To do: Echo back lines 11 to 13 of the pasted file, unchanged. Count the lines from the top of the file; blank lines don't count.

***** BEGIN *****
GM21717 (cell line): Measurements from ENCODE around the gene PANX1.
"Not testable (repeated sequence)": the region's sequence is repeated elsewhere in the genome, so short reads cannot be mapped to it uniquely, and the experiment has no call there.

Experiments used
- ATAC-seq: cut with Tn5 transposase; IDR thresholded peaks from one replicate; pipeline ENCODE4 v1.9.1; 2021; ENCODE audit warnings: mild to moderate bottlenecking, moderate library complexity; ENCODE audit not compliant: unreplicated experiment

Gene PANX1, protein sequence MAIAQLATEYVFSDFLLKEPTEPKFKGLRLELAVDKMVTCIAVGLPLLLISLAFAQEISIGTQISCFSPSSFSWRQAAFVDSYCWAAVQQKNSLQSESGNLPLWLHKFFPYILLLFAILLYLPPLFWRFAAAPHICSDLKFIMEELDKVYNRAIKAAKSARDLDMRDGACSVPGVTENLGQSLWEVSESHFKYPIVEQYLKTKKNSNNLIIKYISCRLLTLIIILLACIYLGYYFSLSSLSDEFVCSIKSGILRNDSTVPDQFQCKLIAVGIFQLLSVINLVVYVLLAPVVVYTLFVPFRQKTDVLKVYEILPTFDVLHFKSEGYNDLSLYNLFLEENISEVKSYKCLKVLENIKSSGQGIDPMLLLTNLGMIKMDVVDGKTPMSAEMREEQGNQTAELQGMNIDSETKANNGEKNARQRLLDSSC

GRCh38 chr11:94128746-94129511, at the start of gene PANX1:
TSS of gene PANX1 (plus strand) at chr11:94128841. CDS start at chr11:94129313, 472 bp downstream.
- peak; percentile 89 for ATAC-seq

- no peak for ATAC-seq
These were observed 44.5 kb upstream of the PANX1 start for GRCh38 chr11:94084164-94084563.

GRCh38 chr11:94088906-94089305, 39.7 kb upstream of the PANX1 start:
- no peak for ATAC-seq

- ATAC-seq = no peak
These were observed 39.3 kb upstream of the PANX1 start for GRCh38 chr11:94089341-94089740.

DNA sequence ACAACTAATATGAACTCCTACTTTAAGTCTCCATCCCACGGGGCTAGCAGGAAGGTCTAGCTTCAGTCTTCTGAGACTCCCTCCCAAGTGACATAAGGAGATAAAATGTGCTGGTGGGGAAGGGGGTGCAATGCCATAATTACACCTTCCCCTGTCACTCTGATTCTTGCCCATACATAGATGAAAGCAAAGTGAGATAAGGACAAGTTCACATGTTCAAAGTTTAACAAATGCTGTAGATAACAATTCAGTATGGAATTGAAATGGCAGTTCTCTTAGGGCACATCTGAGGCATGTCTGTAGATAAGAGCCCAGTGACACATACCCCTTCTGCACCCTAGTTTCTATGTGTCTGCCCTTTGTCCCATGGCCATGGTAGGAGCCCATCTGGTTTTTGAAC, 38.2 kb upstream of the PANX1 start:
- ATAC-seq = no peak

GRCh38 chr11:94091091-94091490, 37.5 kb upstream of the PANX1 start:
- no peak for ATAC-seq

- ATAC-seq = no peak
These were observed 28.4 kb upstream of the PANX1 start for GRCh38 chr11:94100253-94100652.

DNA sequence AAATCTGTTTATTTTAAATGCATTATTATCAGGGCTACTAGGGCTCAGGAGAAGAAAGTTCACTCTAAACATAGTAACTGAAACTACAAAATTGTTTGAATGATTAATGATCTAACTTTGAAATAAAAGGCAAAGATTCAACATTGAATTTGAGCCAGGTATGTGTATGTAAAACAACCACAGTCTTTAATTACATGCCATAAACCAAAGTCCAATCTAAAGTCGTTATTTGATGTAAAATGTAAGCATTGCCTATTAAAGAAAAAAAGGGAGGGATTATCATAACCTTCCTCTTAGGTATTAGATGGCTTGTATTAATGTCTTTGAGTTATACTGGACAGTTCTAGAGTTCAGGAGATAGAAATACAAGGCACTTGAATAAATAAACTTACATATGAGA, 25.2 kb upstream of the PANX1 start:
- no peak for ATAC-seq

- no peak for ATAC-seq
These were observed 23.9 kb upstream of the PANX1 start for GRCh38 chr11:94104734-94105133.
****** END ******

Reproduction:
GRCh38 chr11:94088906-94089305, 39.7 kb upstream of the PANX1 start:
- no peak for ATAC-seq

- ATAC-seq = no peak